Zaphod Beeblebrox. Now that is one hoopy frood. Of Douglas Adams’ crazy creations in the Hitchhiker’s Guide to the Galaxy, Zaphod works out as one of the more normal and acceptable. He is the self-involved politician, who holds no real power but is just a figurehead. Is he a parody of all politicians? A metaphor? Is he just the perfect politician – able to draw attention away from those with real power?
Who knows, but for some reason, this over-the-top character with two heads and three arms is an acceptable part of the universe. And he puts his position and situation to good use, stealing the Heart of Gold and allowing Adams to do literally whatever he wanted with these stories – thanks to the Infinite Improbability Drive. Ah, the Hitchhiker’s Guide to the Galaxy. If you haven’t read it, I do recommend it, and the second book, in particular. And if you like those, the whole series. But for now, a couple of great parts about Zaphod Beeblebrox!
David and I both enjoyed Final Fantasy X. The story is fantastic and it is the game that introduced the world to Auron one of the best characters. Now the biggest problem with the game and the story it told is that it focused on the wrong character. Tidus was such a boring character and seemed really superfluous to the story in some ways. Yuna on the other hand was a woman on a mission and everything that was happening revolved around her journey and mission. It just seemed so odd to have the focus of the game be Tidus and he was kind of an annoying character. Yuna is this amazing character who believes that it is her calling to take down Sin and save the world. She is fearless, loyal, and sometimes believes in people a bit too much. Continue reading
The White Walkers in A Song of Ice and Fire are an extremely mysterious enemy. They are used in an interesting way in the stories because the audience knows and recognizes the horror that could be happening, but not many other people do. At the same time while the audience knows they exist and knows that they are going to do bad things we do not know their motivation. There seems to be a force driving them forward, but is there a larger evil or is it just a general lust for destruction. It does create a sense of mystery in the show and a lot of tension because as all these things are happening on one side we know something big is brewing on the other side. Continue reading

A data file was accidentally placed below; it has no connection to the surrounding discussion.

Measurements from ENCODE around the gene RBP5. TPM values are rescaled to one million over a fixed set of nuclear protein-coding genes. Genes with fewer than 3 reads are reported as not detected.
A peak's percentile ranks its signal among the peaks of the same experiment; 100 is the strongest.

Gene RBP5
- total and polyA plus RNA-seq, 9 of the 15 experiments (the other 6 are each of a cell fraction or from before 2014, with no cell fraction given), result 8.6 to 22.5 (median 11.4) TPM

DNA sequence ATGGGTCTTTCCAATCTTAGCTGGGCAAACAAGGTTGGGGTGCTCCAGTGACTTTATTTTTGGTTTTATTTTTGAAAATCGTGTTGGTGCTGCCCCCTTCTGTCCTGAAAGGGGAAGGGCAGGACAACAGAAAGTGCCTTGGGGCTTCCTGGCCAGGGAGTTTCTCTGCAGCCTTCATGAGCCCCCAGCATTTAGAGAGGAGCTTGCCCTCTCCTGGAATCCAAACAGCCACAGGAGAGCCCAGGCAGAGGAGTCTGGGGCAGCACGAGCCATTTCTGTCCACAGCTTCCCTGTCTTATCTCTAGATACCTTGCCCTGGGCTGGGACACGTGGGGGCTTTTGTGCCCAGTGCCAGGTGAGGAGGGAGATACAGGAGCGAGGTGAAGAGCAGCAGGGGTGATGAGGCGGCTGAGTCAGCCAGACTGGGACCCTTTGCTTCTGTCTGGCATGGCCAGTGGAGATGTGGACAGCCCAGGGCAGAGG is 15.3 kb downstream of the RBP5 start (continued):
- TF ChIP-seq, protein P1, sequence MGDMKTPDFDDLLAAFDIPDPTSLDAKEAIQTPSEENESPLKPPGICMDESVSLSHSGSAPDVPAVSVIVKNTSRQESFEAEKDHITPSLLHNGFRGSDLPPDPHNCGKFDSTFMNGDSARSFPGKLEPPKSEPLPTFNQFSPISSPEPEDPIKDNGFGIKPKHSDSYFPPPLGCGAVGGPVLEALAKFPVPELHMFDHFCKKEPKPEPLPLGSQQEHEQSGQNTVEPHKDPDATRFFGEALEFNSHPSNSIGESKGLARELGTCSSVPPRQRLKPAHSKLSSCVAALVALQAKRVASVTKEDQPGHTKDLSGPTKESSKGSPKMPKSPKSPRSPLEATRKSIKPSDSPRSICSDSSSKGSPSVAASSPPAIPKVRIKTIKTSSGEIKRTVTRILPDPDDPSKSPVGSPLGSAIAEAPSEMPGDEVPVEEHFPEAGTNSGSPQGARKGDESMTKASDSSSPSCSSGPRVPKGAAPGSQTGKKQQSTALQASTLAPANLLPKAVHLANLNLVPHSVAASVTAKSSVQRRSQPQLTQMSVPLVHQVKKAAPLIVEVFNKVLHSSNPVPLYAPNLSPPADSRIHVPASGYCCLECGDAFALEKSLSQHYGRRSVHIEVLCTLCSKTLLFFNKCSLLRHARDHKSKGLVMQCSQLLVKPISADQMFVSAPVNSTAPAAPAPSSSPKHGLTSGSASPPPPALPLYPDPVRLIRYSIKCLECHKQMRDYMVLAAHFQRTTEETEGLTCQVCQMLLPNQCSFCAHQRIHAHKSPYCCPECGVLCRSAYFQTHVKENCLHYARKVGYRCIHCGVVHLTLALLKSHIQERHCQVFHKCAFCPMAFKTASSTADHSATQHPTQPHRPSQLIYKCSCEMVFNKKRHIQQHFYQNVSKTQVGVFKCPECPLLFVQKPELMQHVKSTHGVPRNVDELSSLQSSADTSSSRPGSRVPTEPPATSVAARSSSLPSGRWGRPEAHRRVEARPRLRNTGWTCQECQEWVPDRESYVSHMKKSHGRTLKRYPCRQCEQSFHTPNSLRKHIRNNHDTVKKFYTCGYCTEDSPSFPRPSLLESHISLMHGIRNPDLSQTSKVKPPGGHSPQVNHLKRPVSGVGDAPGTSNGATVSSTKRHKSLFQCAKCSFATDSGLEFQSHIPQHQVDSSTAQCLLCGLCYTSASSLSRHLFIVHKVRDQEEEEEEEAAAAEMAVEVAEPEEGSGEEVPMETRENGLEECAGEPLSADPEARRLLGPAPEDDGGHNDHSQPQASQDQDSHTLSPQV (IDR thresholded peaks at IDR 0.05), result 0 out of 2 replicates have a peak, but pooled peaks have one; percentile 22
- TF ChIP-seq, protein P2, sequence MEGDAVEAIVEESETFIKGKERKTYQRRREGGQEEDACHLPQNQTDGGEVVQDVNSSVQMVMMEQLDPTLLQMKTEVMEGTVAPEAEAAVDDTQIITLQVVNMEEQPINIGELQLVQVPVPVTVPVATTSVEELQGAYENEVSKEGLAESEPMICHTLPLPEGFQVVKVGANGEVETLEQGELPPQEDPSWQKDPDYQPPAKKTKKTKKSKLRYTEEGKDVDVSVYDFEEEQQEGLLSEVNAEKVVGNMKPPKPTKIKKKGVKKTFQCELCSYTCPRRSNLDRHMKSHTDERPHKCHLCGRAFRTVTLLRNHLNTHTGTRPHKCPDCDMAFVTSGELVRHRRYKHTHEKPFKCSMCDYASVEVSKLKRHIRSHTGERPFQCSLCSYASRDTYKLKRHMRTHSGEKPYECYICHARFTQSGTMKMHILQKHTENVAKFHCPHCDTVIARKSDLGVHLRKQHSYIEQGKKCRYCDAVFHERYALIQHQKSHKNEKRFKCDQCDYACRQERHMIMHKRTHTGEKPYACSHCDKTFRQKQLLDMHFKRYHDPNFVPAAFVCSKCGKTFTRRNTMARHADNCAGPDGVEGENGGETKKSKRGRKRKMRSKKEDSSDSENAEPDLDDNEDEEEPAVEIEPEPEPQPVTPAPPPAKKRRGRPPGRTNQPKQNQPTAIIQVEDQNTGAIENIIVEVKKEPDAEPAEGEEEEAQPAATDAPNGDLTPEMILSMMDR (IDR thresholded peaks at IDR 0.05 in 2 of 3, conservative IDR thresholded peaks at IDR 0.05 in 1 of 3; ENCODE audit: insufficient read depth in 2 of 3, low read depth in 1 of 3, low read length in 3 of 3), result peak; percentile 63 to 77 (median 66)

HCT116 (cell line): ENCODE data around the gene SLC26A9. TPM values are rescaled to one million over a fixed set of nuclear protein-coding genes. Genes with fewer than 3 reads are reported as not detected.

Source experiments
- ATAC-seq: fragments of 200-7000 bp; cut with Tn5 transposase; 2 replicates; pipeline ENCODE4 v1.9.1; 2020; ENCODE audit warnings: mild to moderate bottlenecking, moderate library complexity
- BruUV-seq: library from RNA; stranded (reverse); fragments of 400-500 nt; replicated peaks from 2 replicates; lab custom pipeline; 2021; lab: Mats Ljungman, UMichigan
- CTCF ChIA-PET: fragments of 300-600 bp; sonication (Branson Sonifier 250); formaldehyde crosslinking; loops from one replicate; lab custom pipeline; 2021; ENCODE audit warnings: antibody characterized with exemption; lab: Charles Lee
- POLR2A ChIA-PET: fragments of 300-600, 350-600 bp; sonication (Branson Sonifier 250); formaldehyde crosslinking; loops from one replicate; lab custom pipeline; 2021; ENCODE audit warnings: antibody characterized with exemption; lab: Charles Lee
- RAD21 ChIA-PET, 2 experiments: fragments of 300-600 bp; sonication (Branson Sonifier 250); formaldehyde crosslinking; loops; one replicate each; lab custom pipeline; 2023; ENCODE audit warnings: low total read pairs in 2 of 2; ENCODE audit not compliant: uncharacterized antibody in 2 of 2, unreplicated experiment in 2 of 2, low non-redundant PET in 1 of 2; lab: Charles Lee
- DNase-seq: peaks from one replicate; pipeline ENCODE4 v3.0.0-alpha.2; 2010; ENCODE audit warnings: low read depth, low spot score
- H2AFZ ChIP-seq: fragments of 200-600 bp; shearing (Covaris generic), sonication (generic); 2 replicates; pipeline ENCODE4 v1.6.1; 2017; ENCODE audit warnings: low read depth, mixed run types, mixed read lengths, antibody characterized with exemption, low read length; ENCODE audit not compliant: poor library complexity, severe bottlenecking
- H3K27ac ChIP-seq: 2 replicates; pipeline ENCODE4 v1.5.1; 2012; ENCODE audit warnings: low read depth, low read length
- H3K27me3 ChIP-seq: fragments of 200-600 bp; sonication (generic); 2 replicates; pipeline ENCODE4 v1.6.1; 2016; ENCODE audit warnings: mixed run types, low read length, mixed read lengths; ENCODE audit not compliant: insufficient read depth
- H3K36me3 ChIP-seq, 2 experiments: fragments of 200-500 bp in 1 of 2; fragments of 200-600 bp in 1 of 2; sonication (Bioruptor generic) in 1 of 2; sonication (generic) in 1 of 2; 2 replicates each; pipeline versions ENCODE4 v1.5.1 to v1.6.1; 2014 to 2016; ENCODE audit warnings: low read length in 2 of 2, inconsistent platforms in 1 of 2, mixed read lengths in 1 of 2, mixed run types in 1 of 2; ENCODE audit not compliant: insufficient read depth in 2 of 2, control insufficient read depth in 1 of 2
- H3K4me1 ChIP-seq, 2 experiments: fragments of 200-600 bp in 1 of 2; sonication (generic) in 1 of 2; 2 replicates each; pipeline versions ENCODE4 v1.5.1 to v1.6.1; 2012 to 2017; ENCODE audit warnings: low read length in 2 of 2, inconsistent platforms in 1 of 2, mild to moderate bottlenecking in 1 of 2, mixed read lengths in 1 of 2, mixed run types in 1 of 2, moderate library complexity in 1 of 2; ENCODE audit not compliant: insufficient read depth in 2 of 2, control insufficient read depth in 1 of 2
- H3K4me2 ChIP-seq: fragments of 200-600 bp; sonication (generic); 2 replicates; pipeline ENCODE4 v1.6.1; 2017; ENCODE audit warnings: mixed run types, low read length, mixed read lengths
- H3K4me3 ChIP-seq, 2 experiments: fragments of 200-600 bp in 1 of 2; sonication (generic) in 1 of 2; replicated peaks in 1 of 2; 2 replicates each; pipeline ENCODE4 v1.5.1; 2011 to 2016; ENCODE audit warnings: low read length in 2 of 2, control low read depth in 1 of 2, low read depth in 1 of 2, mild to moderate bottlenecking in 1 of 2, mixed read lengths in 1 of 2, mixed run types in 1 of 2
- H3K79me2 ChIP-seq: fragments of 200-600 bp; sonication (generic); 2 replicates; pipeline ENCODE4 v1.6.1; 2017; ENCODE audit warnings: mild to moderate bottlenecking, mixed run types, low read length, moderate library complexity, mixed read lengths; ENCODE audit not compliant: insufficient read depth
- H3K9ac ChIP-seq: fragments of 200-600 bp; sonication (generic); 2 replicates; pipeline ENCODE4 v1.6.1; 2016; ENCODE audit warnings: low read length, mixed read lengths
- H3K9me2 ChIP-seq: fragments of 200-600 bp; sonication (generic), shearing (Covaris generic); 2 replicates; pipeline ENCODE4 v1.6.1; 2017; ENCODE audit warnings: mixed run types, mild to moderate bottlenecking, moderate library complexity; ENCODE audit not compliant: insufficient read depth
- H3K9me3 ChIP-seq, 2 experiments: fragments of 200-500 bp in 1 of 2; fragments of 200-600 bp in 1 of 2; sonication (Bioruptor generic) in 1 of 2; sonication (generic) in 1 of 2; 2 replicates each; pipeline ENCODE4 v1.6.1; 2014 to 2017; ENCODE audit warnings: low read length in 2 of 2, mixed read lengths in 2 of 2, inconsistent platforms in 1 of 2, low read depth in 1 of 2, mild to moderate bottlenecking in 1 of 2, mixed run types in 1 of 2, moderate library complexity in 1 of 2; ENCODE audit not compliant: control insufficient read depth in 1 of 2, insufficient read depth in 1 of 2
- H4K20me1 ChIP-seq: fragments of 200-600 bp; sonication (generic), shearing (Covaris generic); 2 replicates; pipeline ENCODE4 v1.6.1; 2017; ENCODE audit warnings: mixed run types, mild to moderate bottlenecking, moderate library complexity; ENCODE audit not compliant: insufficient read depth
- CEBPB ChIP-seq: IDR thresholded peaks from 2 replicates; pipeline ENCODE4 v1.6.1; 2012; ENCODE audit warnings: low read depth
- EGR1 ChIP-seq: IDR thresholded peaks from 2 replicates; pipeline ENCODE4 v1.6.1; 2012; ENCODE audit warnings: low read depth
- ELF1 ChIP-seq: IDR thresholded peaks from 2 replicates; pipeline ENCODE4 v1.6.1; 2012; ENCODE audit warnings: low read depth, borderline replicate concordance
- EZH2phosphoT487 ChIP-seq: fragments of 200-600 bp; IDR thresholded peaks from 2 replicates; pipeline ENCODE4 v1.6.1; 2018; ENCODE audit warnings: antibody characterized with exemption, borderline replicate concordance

Posted in Books, Character Studies, TV Shows
Tagged A Song of Ice and Fire, A to Z Challenge, Azor Ahai, Daenerys, dragons, Game of Thrones, Night Watch, Stannis Baratheon, Westeros, White Walkers, Winter is Coming
It’s certainly a good week to have Dragon Age on the mind, with a new trailer out and a release date set. But Varric was always my plan for the letter V – the sort of character who makes you almost appreciate Bards. Almost.
Varric could likely talk himself out of any situation. And if that doesn’t work, he can always turn to Bianca, his clockwork crossbow. He keeps up almost constant banter through Dragon Age 2, shows interest in all of the different PCs. His loyalty is fascinating, as well: it seems almost absolute, but it is a loyalty to the story of you and your deeds, more than it is a loyalty to you, as the Champion of Kirkwall. He’s a fun character, and confirmed to be coming back in Dragon Age 3 out on October 7!
Posted in Character Studies, Video Games
Tagged A to Z Challenge, Bard, Bianca, Champion of Kirkwall, Dragon Age, Dragon Age II, Dragon Age III, Dragon Age Inquisition, Storytelling, The Inquisitor, The Warden, Varric, Varric Tethras